I've written a bunch of apps over the last few years using gtk3, but I'm switching back to gtk2.  The widget-size issue is one reason, but in addition I find CSS to be a ridiculously clumsy mechanism for setting widget characteristics--gtk_widget_modify_bg () was a lot more straight-forward than lots of arm-waving with "style providers" and all the rest of it.

Chris Moller

On 09/15/17 14:50, Michael Torrie wrote:
On 09/14/2017 10:56 PM, Daniel Kasak wrote:
Come on. It's troll bait. 



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LRN
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Re: How to get a "traditional" file-chooser

LRN
In reply to this post by Clemens Eisserer
On 9/15/2017 9:28 PM, Clemens Eisserer wrote:
> I actually sat down and compared GTK2 and GTK3 regarding the file-chooser.
> The one and only thing that really bothers me is GTK3 starting a
> search immediatly when I start typing a file-name, where I only would
> like it to jump to the file/folder that starts with the letters I just
> typed.
> Is there any know to turn that instant-search feature off and return
> to the more traditional "select on type" mode?
>

This was discussed a few months ago (June of this year):

ebassi: LRN: find-as-you-type is gone, and no: it won't come back
ebassi: As long as we have search embedded into the file chooser
ebassi: Having two search methods, with conflicting semantics, and the same
trigger ("start typing") is not going to work
ebassi: Improving the search so that it returns local results first, maybe with
a sort order that favours exact starting matches could be considered
ebassi: Full-Text Search for file contents is also in progress for Nautilus, so
we should do the same on the file selector
LRN: what about
type-to-search-and-find-local-files-first-then-press-*something*-to-go-to-file?
LRN: that would be slightly more complicated than type-to-go-to-file, but it
would be a matter of habit, i guess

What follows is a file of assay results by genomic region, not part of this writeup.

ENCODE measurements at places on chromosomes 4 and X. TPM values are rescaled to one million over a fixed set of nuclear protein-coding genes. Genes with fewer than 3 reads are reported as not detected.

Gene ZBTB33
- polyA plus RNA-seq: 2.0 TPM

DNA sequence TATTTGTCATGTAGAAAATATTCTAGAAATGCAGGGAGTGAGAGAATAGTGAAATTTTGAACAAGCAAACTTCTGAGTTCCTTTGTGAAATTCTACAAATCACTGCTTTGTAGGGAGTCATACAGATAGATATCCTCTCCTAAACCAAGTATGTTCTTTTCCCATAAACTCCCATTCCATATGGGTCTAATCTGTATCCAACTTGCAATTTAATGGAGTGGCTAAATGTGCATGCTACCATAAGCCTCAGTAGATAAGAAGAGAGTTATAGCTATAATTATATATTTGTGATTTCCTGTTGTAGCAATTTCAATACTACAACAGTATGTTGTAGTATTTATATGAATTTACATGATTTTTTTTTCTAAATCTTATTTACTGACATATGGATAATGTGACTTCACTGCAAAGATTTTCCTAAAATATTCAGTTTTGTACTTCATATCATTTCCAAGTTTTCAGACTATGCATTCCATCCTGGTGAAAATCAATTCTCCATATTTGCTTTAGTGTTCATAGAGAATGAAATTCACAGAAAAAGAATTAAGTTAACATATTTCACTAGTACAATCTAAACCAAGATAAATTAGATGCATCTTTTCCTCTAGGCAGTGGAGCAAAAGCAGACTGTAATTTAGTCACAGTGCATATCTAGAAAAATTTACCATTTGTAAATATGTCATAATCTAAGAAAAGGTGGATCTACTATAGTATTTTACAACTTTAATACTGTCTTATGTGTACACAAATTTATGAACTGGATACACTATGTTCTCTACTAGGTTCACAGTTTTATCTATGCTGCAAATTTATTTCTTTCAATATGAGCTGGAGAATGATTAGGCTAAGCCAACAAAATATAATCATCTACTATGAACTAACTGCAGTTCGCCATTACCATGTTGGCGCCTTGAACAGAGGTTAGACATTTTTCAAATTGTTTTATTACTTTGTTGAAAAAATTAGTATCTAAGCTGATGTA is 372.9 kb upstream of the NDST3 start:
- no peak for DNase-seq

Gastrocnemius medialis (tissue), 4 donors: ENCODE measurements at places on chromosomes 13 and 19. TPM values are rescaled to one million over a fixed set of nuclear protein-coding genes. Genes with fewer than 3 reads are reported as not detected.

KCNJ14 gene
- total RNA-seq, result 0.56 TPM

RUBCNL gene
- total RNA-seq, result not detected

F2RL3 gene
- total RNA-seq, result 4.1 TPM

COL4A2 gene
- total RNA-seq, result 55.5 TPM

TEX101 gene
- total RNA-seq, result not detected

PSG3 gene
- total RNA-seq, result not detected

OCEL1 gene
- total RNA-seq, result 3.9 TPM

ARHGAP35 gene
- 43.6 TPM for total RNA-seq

mclasen: I should take a few days off and revisit the file chooser... but given
the outcome of my last attempt, I'm dreading it
ebassi: "start typing then press Tab then press Enter"?
ebassi: The file chooser is a small application in and of itself :-/
csoriano: as crazy as it sounds...I pondered that maybe gtkfilechooser and
nautilus should use the same base
csoriano: views, search, cache...
csoriano: they are doing basically the same
LRN: right now this works as "type-to-search", then ctrl+alt+o on the file you
need to open its location
csoriano: LRN: are you fine with the search in nautilus for type-ahead use?
LRN: csoriano, no, but i'm not going to piss against the wind. ALso, it's not
like i'm using Nautilus a lot...
LRN: Or maybe i don't understand the question (what is "type-ahead use",
specifically?)
mclasen: csoriano: the search engine code is more or less copy-paste already, no ?
LRN: As for the Ctrl+Alt+O, it works, but not quite as i want - it opens the
location, but doesn't move the cursor to the file
csoriano: mclasen: kinda
csoriano: mclasen still you miss all the search filter we implemented
LRN: so if the file was, for example, in ~/, which has lots of files, i'm right
where i started
grawity: I don't mind the search much, but if I had to list specific
disadvantages: 1) the first result is often unpredictable � in type-ahead,
pressing 'h' would give you the first item named "H�", while in search you get
whatever random item happens to *contain* 'h', so you can't quickly jump around
with letter + Enter anymore
grawity: in fact the entire result order appears semi-random
ebassi: grawity: That's just a sorting problem
grawity: that's imho why people tend to complain about it � they're used to
rapidly navigating like "m Enter h Down Down Enter o Enter"